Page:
Monday, November 23, 2009


It's only 3 years and one month away. As Neil Cavuto pointed out on his show the other day, one of the lures of the 2012 scenario is that it functions as a massive reset button - we've got more than a few "fine messes" on our hands, and wouldn't it be handy to be able to dump them over the side and watch them vanish forever into a huge fiery gape in the earth ...

Spoilsports keep repeating that the Mayan calendar does not end in 2012, but merely begins a new cycle. Ah, but the advent of a new cycle may well be an occasion for turbulence, dislocation, realignment - "the end, when God untunes the sky" - if only temporarily.

Belief that the world we know it is about to end, or has to end because it is unsustainable, is at a very high point. There is a longing, not yet overwhelming but tangible and growing, for radical simplicity and renewal. And if we have to look at images of California sliding into the Pacific in overbuilt chunks to stir up our juices, so be it, I guess.

The film itself manages to turn people from just about every continent into stock figures: the earth mother, the waffling pol, the clandestine-murderous pol, the selfless scientist, the blonde bimbo with toy dog, the obnoxious overweight rich kid, the absentee father, and so on. Millions of tiny computerized human figures die terrible deaths by fire, earthquake, volcano and tsunami as our heroes escape by airplane. Then their sneaky breach of one of the "arks" intended to save the elite of the earth and man's cultural treasures nearly gets everyone aboard killed. Then the selfless scientist risks all the arks by suddenly deciding to let in the thousand or so folks about to be abandoned at the ark site. Everyone feels better about himself (forget the other billions) and of course the rescue succeeds without a second to spare and miraculously there are no ill effects from having taken on extra hundreds of people.

The director reportedly just laughed when asked if he were going to include scenes of Muslim holy sites undergoing destruction; he commented, "My co-writer Harald [Kloser] said, 'I'm not writing this to get a fatwa on my head.' We have Jesus falling apart in all kinds of forms. The Vatican falls on people's heads, and we can do that because we're a free, Western society, but if there would be, like, Mecca destroyed, there would be an outrage. And so you don't do it." Yes, the film shows the Pope, all the cardinals, the Sistine Chapel, St. Peter's basilica and the whole square full of praying believers being crushed and buried in mid-prayer. One thing you can say about modern Christians, they sure can take a joke.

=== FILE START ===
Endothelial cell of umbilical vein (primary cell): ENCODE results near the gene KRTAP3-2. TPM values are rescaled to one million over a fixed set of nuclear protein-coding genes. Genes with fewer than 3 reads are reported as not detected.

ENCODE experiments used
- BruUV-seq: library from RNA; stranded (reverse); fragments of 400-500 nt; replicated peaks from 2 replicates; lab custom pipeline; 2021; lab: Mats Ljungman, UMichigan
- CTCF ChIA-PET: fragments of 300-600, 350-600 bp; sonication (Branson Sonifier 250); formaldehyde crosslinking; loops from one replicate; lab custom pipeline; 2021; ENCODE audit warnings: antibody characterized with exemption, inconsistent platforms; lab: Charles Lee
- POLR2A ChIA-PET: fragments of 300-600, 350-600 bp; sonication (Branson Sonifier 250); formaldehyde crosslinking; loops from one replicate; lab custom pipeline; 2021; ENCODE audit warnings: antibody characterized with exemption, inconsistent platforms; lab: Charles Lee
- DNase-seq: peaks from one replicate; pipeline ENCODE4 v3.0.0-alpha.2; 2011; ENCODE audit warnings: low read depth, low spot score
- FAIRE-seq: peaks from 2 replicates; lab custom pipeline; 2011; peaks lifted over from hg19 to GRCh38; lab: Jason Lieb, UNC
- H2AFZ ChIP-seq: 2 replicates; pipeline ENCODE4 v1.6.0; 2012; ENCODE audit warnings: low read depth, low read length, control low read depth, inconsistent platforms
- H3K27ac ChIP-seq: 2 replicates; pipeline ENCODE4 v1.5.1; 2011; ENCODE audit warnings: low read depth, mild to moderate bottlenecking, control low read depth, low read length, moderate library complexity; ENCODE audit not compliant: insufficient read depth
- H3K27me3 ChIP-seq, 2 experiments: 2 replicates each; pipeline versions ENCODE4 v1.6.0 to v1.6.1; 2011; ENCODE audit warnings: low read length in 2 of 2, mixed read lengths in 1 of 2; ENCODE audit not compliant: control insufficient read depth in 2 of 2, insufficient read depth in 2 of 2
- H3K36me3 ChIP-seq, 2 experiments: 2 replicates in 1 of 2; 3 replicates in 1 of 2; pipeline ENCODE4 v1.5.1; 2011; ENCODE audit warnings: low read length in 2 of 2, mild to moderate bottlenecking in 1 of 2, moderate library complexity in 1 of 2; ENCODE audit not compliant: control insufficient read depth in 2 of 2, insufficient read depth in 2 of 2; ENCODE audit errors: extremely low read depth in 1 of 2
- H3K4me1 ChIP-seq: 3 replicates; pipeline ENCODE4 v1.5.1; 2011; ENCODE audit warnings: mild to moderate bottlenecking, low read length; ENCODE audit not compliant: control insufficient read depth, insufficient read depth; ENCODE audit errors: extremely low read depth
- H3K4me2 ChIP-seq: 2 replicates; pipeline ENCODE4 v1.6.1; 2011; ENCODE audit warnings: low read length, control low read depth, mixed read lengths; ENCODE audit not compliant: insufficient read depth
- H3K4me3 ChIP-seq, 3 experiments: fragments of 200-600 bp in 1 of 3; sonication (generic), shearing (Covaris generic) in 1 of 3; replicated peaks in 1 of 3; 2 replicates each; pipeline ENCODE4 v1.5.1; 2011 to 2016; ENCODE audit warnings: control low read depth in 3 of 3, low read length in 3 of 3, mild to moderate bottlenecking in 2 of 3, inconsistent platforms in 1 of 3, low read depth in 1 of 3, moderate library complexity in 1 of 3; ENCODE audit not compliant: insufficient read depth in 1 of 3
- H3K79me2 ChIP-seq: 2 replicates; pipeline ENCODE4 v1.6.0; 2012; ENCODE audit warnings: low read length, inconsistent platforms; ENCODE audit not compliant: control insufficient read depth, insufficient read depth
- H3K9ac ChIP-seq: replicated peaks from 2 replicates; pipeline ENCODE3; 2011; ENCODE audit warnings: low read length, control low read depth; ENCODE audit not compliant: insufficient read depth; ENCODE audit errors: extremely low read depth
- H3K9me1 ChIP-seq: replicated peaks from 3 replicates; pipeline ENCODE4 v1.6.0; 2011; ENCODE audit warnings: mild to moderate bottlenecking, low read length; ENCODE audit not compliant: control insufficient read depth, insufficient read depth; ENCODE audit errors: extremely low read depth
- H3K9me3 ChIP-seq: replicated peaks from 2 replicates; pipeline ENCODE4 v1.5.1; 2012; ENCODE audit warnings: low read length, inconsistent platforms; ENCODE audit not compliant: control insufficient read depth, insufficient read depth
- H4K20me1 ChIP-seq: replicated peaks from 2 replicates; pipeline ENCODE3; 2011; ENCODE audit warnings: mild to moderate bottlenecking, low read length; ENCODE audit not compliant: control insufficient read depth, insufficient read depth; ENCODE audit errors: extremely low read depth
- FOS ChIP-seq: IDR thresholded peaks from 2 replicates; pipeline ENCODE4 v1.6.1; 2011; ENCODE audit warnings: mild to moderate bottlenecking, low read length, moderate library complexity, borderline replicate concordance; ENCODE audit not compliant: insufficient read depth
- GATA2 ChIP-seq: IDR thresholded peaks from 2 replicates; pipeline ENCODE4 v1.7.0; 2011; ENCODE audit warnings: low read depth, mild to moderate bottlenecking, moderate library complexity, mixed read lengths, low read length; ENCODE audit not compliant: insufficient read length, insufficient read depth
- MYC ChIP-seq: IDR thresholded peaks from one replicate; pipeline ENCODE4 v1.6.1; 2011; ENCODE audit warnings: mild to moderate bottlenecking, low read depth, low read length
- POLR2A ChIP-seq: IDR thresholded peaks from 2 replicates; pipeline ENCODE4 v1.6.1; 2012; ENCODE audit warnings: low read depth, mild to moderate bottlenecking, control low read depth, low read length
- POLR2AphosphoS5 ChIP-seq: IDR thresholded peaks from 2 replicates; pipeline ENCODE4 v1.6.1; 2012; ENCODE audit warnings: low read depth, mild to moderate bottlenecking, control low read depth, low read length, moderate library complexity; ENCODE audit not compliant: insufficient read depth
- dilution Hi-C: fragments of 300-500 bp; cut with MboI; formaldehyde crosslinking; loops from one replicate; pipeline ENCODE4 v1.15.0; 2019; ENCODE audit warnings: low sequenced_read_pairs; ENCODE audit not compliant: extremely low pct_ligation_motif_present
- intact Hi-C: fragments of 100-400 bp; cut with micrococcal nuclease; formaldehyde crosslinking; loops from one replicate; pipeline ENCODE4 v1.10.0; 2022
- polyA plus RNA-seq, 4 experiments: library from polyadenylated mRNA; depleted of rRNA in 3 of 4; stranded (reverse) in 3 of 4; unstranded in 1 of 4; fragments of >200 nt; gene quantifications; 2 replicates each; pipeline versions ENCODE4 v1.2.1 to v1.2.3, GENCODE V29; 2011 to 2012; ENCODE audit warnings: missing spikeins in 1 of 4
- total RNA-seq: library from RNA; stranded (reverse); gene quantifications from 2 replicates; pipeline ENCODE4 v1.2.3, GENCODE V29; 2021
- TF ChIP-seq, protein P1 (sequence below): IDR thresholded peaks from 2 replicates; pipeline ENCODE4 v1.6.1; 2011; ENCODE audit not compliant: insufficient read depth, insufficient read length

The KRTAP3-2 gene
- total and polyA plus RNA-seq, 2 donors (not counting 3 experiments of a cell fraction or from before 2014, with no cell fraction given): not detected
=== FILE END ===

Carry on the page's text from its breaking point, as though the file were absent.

I have a strong weakness for end-of-the-world scenarios, but usually prefer those with more realistic and achievable odds for survival. Of all the world's-end narratives I've heard, the "planetary alignment/solar flare/neutrinos mutating into microwaves/core boils/crust destabilizes" one is by far the least likely. I have to agree with Robin Cook that, barring a sizable asteroid that just blunders in out of nowhere, our most likely big die-off will come of a mutated influenza virus combining the high transmissibility of one strain with the high lethality of another.

There really are a lot of dooms to choose from, though. So many ends, so little time.

Monday, November 16, 2009

Distracted from distraction by distraction

Eliot accused us of this back in the 1920s or 30s. How he'd writhe now! I haven't blogged in ages since "joining" Facebook and trying in vain to keep up ... Twitter is not in my future (but that's also what I said about blogging and Facebook, and earlier about CDs, email, DVDs, etc.). Love that too-true t-shirt that remarks "More people have read this t-shirt than read your blog" ... Am mainly writing (writhing?) this to get the previous stale title off the blog, where it greets me each time I log onto the internet. Visiting myself, automatically. Because I care.